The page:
Parents of teen drivers have enough to worry about, and a new study released Monday reveals even more troubling news.
According to the study from SafeKids.org, across the country, six teenagers between the ages of 15 and 19 die in a car crash every day.
The study also found that teenage boys are more likely to be killed in a car crash than teenage girls. To put that into perspective, the study found three out of every four crashes that end in a death involves teenage boys.
And when alcohol is involved, 80 percent of deaths are teen drivers, according to the study.
So what can parents do? SafeKids.org has a few tips.
A good start is to have an agreement with your teen drivers about what they can and cannot do behind the wheel. The agreement should include no texting and driving, and they must always wear a seat belt.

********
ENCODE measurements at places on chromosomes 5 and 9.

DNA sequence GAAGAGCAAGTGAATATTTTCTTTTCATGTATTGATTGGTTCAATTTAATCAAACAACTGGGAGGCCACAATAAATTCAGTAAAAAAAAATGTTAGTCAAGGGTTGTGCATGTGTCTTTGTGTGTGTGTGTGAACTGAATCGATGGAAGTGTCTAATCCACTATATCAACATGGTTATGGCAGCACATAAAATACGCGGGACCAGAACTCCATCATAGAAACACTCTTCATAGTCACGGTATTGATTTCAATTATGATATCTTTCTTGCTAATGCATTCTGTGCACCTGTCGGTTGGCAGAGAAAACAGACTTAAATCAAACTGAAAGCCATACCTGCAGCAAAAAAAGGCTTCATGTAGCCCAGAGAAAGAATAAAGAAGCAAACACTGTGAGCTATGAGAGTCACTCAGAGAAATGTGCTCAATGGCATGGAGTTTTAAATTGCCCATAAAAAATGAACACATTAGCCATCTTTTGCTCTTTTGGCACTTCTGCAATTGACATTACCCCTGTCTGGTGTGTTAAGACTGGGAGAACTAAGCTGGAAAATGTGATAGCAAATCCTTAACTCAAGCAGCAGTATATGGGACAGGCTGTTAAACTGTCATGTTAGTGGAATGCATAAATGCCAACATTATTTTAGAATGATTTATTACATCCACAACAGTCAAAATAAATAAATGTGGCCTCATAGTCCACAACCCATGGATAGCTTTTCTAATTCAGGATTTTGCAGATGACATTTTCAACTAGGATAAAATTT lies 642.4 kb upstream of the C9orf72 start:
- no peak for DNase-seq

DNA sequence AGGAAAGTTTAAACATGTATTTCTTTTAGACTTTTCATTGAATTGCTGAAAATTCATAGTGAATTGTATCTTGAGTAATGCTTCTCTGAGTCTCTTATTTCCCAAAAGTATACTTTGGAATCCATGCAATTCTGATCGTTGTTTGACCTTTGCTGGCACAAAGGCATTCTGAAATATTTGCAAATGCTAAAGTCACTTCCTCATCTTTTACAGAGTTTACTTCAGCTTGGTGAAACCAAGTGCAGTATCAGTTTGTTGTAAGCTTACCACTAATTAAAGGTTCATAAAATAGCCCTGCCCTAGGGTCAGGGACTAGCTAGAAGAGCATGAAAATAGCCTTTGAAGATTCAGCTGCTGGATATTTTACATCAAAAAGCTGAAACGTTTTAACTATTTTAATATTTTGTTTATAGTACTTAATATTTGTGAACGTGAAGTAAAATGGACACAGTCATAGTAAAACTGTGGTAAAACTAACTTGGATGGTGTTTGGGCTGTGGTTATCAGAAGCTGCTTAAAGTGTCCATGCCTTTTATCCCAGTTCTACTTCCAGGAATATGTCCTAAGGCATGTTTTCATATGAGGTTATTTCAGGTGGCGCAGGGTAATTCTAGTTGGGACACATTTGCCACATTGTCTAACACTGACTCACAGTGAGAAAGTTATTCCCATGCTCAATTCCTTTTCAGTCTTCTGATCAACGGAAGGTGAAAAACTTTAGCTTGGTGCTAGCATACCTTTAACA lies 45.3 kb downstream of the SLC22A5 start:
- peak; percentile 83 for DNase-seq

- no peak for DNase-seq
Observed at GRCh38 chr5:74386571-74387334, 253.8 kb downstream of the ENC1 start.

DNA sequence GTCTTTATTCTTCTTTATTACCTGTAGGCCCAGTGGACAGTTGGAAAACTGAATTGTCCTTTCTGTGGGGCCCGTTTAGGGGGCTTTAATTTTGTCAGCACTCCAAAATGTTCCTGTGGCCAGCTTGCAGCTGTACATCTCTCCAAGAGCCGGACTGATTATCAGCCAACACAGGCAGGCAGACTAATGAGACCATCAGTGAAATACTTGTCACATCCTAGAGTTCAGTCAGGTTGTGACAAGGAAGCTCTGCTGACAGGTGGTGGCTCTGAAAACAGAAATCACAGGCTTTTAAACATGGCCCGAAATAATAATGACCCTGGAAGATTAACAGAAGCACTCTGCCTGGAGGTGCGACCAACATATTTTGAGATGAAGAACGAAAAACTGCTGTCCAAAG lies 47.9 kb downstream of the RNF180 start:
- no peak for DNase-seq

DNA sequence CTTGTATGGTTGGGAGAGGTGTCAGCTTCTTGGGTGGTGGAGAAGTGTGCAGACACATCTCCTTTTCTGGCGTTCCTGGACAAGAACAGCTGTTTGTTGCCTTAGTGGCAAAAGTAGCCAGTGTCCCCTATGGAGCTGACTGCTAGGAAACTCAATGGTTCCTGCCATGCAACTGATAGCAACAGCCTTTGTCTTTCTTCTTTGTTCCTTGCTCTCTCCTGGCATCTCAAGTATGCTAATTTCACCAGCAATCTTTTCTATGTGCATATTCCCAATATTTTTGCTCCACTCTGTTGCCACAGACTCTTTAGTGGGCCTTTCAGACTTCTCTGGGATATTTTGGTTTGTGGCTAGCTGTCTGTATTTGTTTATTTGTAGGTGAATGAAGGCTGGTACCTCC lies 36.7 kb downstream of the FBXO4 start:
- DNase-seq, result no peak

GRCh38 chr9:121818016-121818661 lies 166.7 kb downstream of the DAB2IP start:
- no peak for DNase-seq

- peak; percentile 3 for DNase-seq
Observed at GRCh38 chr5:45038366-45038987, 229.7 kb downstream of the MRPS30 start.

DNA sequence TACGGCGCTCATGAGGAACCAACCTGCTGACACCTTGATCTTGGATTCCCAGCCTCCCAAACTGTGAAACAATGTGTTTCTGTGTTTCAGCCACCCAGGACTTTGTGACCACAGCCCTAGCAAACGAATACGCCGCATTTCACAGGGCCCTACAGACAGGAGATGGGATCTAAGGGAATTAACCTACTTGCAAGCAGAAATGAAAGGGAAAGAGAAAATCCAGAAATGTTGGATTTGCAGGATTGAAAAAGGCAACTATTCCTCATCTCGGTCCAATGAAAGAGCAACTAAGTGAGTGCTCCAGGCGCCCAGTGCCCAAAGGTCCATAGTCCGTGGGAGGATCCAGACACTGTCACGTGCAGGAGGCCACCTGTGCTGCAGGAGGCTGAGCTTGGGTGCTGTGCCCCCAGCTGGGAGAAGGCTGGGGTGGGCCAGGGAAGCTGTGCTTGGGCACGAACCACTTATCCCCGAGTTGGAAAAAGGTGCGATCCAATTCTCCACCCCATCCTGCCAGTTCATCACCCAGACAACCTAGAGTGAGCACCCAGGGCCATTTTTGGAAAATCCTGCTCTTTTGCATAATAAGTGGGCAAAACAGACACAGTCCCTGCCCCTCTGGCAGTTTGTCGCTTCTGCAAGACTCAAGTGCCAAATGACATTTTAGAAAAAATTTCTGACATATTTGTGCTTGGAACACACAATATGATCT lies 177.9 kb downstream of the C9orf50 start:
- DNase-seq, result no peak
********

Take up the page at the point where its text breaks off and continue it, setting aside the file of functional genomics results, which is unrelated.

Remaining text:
Another thing that works is setting a good example for them. Teens will typically model the way their parents drive.
And finally, let them practice with you. Seventy-five percent of teens surveyed said the time they spent learning to drive with parents helped them.
All of this information is very important as this is the time of year we see teens driving to a lot of special events, so even if you have had this talk with your kids before, it might be a good idea to have a little bit of a refresher.
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Tuesday, February 20 2018 7:37 AM EST2018-02-20 12:37:51 GMT
In this Aug. 12, 2014, file photo, the media attend a press briefing where Thai police display projected pictures of surrogate babies born to a Japanese man who is at the center of a surrogacy scandal. (AP Photo/Sakchai Lalit, File)
A Thai court has given a wealthy Japanese businessman sole custody of 13 children he fathered through surrogates in Thailand.